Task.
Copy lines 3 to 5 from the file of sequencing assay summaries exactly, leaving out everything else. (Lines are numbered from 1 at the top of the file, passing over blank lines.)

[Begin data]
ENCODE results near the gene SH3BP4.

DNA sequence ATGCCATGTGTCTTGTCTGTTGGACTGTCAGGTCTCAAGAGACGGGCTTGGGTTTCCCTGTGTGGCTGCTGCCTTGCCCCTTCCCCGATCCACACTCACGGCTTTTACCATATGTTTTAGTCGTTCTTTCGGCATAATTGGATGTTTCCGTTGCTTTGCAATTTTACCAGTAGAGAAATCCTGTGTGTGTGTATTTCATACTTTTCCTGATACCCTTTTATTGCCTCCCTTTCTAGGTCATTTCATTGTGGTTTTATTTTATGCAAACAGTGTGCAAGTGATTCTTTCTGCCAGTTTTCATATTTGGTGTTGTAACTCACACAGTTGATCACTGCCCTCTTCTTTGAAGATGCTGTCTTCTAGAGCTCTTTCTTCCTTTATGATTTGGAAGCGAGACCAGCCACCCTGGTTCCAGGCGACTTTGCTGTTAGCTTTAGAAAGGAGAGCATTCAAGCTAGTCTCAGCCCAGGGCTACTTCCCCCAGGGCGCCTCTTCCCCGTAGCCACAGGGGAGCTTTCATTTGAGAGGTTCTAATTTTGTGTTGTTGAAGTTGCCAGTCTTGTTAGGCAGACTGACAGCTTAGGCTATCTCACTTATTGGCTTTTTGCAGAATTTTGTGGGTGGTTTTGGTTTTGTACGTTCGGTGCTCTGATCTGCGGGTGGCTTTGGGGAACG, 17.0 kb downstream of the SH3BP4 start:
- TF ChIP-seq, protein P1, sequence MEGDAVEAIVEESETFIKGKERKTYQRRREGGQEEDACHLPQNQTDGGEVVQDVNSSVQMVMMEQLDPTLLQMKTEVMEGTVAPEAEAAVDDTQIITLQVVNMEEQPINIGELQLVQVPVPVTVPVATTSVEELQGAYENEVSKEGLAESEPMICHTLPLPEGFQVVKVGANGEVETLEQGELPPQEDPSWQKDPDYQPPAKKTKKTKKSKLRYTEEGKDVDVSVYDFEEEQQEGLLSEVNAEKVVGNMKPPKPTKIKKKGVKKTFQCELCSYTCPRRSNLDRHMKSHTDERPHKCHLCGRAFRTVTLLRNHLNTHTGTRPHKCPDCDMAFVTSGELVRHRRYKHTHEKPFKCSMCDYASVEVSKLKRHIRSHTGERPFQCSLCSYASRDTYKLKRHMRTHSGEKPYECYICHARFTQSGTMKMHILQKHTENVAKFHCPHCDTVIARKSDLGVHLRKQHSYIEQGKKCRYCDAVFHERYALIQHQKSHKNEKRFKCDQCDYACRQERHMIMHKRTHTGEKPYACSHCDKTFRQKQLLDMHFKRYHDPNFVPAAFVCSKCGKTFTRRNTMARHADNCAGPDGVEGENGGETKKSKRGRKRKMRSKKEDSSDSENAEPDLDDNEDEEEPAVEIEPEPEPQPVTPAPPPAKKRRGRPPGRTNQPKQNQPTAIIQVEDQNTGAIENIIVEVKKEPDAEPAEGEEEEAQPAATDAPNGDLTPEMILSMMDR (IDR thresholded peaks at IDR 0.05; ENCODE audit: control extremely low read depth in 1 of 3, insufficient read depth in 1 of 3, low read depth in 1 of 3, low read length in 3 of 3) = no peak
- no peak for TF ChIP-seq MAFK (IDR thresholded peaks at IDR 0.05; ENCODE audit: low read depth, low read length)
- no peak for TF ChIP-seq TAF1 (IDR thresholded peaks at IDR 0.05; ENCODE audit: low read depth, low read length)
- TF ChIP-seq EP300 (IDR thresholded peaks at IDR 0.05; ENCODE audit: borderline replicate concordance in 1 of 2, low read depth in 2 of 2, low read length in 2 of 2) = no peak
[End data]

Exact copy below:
- TF ChIP-seq, protein P1, sequence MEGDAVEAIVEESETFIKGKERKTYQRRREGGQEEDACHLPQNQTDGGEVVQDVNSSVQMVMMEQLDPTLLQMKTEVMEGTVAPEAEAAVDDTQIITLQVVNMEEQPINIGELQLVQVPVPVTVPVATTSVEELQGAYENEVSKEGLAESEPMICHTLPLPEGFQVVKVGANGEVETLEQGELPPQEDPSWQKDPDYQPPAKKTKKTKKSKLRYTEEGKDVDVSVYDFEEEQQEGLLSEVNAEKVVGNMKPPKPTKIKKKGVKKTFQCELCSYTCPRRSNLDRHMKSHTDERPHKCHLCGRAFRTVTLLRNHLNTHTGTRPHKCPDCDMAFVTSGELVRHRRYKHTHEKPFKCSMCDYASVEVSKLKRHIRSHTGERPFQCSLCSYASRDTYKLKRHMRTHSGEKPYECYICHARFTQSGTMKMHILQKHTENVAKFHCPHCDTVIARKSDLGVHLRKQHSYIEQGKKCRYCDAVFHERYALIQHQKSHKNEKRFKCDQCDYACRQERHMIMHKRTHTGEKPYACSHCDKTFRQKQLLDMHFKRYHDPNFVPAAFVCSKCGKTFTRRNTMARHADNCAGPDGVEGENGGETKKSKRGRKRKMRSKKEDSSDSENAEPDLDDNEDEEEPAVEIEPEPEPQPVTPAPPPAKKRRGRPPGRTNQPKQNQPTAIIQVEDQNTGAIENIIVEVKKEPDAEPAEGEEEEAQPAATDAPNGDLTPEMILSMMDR (IDR thresholded peaks at IDR 0.05; ENCODE audit: control extremely low read depth in 1 of 3, insufficient read depth in 1 of 3, low read depth in 1 of 3, low read length in 3 of 3) = no peak
- no peak for TF ChIP-seq MAFK (IDR thresholded peaks at IDR 0.05; ENCODE audit: low read depth, low read length)
- no peak for TF ChIP-seq TAF1 (IDR thresholded peaks at IDR 0.05; ENCODE audit: low read depth, low read length)